Health

Report urges investment in childhood for future development

Findings underscore the importance of increased global commitment to early childhood development. Consequences of inaction impact not only present, but also future generations, UN agencies said

 
By DTE Staff
Last Updated: Thursday 06 October 2016

Research shows that a child’s brain develops faster during the first two to three years of life than at any other time in life. These early years are a critical period of adaptability and responsiveness to interventions
Credit: Kristian Thøgersen/Flickr

An estimated 249 million children under five years (43 per cent) in low-and middle-income countries are at risk of poor development due to extreme poverty and stunting, according to a United Nations-supported series from The Lancet.

“Investing in young children is a moral, economic, and social imperative. The Sustainable Development Goals (SDGs) have provided a promising vision on children and adolescents’ health, but political will and increased investment in early childhood development are needed to ensure that the ambitious targets can be reached,” Margaret Chan, director-general of the UN World Health Organization (WHO), said.

“Early childhood development will not only benefit the children of today, but will have a direct impact on the stability and prosperity of nations in the future.”

Along with WHO, the World Bank and the UN Children’s Fund (UNICEF) highlighted that the series, “Advancing Early Childhood Development: from Science to Scale,” reveals that early childhood development interventions that promote nurturing care may cost as little as 50 cents per child per year when combined with existing services such as health.

The findings underscore the importance of increased global commitment to early childhood development. Consequences of inaction impact not only present, but also future generations, the agencies said.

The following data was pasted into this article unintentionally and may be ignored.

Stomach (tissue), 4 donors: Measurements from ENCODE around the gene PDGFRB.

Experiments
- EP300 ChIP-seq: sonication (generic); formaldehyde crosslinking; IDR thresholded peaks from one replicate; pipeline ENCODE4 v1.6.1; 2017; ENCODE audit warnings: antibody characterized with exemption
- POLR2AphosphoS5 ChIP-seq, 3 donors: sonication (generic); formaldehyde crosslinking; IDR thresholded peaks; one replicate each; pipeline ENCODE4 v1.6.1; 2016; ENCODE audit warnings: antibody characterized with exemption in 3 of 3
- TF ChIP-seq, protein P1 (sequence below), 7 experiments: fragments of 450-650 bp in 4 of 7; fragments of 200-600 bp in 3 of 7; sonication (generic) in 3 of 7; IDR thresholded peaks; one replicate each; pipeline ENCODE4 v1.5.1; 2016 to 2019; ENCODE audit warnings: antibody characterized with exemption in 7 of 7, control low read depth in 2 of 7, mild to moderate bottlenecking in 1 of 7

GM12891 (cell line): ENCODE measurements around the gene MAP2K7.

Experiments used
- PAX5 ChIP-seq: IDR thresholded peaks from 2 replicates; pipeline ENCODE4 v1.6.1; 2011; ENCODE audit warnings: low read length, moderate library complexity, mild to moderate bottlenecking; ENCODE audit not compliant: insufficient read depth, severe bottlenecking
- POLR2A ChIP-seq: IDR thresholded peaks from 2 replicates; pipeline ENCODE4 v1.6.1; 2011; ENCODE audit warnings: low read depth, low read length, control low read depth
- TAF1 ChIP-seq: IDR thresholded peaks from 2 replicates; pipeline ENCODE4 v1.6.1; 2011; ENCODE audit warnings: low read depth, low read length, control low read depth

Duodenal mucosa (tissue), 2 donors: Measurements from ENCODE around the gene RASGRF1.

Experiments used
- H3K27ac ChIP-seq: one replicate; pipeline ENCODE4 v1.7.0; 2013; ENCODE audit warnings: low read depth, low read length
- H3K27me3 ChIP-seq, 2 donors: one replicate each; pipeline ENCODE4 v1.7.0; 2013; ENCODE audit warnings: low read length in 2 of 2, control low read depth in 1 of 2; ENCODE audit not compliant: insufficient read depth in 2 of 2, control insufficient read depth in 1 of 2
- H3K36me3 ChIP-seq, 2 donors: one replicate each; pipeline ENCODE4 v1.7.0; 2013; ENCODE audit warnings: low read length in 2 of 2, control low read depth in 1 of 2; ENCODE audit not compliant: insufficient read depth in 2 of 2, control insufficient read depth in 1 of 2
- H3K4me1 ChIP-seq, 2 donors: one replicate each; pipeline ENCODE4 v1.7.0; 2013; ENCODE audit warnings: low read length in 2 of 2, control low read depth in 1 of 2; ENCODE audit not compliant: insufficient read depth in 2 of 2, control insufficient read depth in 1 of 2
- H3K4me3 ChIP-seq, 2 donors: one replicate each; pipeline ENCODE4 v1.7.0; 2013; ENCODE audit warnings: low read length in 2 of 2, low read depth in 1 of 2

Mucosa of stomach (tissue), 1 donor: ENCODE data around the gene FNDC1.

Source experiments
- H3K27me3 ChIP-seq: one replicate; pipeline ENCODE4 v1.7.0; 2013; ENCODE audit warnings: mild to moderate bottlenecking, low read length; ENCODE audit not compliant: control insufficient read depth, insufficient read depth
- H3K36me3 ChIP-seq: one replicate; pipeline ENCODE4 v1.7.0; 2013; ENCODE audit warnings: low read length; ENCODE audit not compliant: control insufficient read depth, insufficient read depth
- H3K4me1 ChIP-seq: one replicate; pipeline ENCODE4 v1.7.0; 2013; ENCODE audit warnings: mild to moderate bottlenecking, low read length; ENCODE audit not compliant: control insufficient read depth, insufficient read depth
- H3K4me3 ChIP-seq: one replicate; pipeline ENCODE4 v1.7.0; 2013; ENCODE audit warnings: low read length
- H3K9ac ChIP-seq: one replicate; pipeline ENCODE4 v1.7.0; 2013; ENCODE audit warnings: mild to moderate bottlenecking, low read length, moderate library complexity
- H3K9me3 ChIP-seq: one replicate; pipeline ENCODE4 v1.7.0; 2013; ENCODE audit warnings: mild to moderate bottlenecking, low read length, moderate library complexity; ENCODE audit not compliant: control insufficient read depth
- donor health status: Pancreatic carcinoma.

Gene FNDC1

“We now know how high the cost of inaction is, and new evidence makes clear that the time to act is now. We hope the evidence in this series will help countries reach more pregnant women and young children with preventive and promotive services that have the potential to drastically improve developmental outcomes for children as well as their adult health, well-being and economic productivity,” series co-author Linda M Richter, of the Centre of Excellence in Human Development at the University of the Witwatersrand in Johannesburg, South Africa, said.

Research shows that a child’s brain develops faster during the first two to three years of life than at any other time in life. These early years are a critical period of adaptability and responsiveness to interventions. When young children are deprived of nutrition, stimulation and protection, the damaging effects can produce long-term detriments for families and communities.

The report stresses the strong position of the health sector in providing an entry point for early childhood interventions. “The science shows us that biology is not destiny—and that what children experience in the earliest days and years of life shapes and defines their futures,” UNICEF Executive Director Anthony Lake said.

The authors propose several ways the global community can scale up support for early childhood development services. Recommendations include encouraging the adoption and implementation of policies to create supportive environments for families to provide nurturing care for young children, building capacity and strengthening coordination to promote early childhood development through existing health, nutrition, education, social and child protection services, strengthening measurement and ensuring accountability for early childhood development services, increasing research and expanding political will and funding through advocacy for the SDGs.

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